Donation books first appeared in Muscovite Russia in the middle of the sixteenth century. The "Hundred chapters church council" in 1551 in the presence of Tsar Ivan IV ("the Terrible") obliged monasteries to secure proper liturgical commemoration of donors. This instruction served as an impetus for the composition of numerous Donation books. As for donations from former times, the Donation books relied upon older documentation, particularly deeds and lists of donations in appendices to other books. In addition, many Donation books match names with lists for liturgical commemoration, and indicate the days on which a commemorative meal, a korm, was to be held. Since the Books frequently taxed the value of an object, they serve as sources about the development of prices. The order of entries differs: Usually the donations of the tsar are registered at the beginning of the book; other entries are arranged principally in chronological order. Some Donation books from the seventeenth century are strictly organized on the basis of donor families. Eventually monasteries kept different Donation books at the same time, depending on the value of the donations and the expected liturgical services in return. So far one donation book is known in which a clan registered its donations to churches and monasteries over some decades. Donation books from the seventeenth century indicate that donations for liturgical commemoration lost their importance for the elite, while the circle of donors from the lower strata was widening.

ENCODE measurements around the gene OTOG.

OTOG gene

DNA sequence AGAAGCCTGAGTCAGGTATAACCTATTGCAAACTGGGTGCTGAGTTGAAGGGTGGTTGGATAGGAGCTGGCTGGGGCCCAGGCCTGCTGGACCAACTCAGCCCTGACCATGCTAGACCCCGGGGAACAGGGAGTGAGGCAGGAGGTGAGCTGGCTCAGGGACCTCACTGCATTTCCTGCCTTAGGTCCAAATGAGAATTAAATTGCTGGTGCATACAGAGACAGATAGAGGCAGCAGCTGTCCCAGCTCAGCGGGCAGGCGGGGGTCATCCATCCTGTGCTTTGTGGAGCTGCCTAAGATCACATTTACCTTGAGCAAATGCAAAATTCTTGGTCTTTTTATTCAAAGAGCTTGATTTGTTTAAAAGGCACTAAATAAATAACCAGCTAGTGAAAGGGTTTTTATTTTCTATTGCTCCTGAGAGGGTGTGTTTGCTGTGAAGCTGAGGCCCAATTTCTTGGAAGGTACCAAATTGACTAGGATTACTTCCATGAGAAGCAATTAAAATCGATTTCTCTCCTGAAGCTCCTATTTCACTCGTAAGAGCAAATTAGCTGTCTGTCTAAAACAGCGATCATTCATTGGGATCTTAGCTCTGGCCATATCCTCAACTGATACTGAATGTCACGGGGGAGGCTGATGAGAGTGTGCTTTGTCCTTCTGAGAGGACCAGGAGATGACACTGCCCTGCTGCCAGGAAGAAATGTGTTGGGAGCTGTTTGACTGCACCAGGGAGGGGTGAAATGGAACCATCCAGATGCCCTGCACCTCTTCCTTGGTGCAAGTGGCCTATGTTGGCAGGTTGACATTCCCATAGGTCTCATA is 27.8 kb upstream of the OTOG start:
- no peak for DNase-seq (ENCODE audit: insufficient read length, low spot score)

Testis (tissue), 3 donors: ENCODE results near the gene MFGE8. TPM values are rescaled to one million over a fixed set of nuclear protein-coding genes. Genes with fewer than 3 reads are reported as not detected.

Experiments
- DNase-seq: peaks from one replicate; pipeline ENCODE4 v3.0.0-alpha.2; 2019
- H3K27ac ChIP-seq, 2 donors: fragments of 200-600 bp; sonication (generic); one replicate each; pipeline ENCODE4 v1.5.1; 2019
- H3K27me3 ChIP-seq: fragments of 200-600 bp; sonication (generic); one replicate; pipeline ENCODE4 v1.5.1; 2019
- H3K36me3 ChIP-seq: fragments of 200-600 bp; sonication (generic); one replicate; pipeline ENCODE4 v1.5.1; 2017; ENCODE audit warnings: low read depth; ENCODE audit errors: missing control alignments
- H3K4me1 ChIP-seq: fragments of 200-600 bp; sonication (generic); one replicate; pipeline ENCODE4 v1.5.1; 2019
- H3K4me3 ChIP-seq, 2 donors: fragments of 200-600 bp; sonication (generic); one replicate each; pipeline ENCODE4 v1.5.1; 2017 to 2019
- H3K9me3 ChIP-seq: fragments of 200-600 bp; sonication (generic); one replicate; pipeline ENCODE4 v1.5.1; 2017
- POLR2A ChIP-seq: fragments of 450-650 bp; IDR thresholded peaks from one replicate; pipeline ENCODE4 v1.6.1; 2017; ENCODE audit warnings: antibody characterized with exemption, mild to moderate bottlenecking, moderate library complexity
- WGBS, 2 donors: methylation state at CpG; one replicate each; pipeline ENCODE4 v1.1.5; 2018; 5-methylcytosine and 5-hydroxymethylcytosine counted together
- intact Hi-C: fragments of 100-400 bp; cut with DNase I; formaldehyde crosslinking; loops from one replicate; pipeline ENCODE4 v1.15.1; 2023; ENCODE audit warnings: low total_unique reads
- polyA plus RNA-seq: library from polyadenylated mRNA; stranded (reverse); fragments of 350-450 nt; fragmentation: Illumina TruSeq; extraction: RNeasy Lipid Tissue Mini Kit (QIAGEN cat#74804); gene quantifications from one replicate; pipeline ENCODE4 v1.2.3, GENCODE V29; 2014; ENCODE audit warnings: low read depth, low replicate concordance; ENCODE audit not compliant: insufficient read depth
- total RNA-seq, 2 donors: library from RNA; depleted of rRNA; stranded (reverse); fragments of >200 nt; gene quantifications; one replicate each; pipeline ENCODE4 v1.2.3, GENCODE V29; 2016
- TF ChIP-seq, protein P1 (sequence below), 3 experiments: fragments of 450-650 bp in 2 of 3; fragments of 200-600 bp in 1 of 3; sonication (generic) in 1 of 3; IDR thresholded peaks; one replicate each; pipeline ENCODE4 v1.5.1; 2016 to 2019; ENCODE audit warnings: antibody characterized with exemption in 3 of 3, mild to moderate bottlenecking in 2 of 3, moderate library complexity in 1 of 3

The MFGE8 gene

See also: feast books; sinodik; sorokoust
Steindorff, Ludwig. (1995). "Commemoration and Administrative Techniques in Muscovite Monasteries." Russian History 22:433–454.
Steindorff, Ludwig. (1998). "Princess Mariya Golenina: Perpetuating Identity through Care for the Deceased." In Culture and Identity in Muscovy, 1359–1584, eds.A. M. Kleimola and G. D. Lenhoff. Moscow: ITZGarant.